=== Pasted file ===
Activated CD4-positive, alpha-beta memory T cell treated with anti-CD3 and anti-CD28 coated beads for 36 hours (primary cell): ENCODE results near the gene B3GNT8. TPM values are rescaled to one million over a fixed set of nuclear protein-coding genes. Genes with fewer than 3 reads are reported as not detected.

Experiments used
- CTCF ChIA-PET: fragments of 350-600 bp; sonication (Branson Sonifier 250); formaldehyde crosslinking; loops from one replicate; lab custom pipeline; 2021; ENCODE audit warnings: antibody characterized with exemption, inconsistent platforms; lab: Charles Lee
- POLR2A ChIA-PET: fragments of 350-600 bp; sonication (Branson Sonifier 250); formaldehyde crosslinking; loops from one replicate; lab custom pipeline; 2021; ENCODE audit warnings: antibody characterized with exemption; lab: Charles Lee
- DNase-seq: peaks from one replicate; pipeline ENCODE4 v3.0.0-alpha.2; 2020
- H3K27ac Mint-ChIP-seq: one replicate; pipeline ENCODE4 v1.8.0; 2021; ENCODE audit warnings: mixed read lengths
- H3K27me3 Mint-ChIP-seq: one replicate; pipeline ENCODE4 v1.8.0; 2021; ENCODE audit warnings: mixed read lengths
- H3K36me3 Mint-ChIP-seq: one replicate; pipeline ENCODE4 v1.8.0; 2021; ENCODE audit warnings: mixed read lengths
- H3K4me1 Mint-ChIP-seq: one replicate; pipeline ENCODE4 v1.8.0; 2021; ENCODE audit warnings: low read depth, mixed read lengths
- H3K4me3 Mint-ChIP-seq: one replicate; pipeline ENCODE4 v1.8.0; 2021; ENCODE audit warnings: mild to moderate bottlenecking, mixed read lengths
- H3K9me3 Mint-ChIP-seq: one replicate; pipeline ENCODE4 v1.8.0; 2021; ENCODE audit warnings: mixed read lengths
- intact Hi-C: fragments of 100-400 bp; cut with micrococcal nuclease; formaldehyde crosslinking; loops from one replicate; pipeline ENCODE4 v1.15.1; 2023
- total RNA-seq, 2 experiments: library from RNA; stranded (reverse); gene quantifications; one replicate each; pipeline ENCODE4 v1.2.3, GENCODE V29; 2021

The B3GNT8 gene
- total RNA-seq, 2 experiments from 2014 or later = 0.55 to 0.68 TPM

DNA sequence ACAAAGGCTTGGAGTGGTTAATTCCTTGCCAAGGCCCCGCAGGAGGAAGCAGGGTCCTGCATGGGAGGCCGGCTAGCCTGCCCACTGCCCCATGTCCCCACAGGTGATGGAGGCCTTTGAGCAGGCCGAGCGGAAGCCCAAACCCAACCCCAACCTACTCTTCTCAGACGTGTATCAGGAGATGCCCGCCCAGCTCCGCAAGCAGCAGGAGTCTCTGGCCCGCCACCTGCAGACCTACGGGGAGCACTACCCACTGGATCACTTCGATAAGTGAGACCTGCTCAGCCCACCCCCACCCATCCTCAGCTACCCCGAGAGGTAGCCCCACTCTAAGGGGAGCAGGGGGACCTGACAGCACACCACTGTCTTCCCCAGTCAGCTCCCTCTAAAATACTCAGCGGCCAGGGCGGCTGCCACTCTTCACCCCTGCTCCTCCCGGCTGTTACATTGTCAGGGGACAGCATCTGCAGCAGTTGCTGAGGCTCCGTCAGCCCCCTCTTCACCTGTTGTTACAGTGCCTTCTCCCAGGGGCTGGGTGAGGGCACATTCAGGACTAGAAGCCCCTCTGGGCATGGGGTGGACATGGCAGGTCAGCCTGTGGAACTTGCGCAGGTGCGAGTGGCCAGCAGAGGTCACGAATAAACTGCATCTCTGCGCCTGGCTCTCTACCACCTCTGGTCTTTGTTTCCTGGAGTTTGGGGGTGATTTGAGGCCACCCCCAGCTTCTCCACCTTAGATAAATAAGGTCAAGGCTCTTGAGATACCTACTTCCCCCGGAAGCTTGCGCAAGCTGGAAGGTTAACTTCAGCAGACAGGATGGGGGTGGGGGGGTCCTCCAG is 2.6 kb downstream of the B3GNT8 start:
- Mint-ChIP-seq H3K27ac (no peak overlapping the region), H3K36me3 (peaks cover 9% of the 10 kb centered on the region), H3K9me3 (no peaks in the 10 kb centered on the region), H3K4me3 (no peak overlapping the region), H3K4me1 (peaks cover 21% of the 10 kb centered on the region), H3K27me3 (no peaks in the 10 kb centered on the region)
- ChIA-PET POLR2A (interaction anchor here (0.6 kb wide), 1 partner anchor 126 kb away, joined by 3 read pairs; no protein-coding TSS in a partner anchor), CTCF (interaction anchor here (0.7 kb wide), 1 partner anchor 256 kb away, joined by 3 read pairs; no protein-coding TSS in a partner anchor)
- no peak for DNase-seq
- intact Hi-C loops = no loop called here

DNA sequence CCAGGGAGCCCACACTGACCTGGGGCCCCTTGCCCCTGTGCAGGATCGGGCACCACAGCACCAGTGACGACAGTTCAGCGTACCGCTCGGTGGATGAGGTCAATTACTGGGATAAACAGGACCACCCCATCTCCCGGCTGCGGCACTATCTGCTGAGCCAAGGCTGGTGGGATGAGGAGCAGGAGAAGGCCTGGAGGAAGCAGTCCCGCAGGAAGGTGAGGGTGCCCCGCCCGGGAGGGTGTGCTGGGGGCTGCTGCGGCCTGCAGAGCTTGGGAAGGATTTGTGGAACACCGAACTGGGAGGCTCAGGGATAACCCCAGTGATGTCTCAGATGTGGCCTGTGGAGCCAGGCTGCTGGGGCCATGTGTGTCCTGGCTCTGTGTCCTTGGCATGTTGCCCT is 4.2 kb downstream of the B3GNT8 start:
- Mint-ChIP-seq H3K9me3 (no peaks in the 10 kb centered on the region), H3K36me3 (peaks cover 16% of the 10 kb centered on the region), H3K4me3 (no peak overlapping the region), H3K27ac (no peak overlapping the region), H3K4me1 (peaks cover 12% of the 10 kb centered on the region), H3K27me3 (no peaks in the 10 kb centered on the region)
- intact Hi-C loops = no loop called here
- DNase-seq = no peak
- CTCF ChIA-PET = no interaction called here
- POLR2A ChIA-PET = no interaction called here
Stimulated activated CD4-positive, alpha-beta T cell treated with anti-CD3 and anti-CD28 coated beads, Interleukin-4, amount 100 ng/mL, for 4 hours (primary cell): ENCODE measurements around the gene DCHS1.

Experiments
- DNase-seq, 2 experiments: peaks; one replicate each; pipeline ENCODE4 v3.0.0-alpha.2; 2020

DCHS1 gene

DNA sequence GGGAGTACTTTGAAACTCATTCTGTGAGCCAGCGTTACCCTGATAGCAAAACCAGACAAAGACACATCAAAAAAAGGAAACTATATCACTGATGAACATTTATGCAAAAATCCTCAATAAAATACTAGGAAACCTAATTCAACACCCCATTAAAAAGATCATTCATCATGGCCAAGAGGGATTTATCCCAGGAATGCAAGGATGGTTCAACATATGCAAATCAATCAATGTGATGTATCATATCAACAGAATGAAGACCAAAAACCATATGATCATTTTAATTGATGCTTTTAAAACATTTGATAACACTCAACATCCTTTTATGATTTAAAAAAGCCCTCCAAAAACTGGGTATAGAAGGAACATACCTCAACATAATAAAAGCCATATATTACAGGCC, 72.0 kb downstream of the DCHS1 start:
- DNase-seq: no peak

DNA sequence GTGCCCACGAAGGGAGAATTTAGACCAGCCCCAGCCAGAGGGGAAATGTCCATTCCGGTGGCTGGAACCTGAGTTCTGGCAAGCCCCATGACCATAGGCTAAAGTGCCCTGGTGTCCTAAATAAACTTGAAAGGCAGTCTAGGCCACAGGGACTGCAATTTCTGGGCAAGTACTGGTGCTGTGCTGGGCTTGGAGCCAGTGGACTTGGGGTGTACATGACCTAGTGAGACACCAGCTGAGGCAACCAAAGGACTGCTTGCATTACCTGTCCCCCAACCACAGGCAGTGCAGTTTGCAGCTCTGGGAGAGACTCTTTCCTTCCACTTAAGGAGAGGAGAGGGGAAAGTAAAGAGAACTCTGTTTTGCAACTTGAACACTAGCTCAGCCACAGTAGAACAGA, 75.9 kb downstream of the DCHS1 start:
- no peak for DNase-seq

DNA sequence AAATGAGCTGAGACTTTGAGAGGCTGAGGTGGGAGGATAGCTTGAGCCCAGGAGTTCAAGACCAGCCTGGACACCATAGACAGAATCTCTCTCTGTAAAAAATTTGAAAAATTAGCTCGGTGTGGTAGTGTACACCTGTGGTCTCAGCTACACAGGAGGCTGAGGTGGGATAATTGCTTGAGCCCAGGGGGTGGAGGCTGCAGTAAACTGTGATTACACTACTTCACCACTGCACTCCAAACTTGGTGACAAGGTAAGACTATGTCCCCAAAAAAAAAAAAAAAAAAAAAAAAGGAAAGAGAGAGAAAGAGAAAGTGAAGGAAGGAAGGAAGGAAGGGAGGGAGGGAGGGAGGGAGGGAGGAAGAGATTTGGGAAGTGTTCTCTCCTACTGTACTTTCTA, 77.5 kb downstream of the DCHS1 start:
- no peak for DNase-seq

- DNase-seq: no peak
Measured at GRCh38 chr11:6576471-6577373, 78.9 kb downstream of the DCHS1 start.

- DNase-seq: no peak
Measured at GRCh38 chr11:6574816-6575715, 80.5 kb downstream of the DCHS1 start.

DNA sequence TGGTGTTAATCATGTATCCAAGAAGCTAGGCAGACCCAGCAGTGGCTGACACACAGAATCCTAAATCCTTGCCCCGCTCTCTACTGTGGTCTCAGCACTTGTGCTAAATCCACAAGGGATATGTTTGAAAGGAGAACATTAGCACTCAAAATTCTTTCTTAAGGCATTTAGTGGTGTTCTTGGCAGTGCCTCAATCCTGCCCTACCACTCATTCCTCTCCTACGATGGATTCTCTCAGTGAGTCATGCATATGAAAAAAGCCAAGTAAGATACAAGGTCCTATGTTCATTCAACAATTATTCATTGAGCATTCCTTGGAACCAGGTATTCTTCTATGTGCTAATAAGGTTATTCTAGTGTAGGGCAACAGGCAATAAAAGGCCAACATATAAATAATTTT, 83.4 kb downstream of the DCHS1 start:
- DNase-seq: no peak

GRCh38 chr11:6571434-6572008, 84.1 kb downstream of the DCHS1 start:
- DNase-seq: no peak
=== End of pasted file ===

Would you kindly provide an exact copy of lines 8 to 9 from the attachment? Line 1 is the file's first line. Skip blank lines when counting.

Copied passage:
- H3K36me3 Mint-ChIP-seq: one replicate; pipeline ENCODE4 v1.8.0; 2021; ENCODE audit warnings: mixed read lengths
- H3K4me1 Mint-ChIP-seq: one replicate; pipeline ENCODE4 v1.8.0; 2021; ENCODE audit warnings: low read depth, mixed read lengths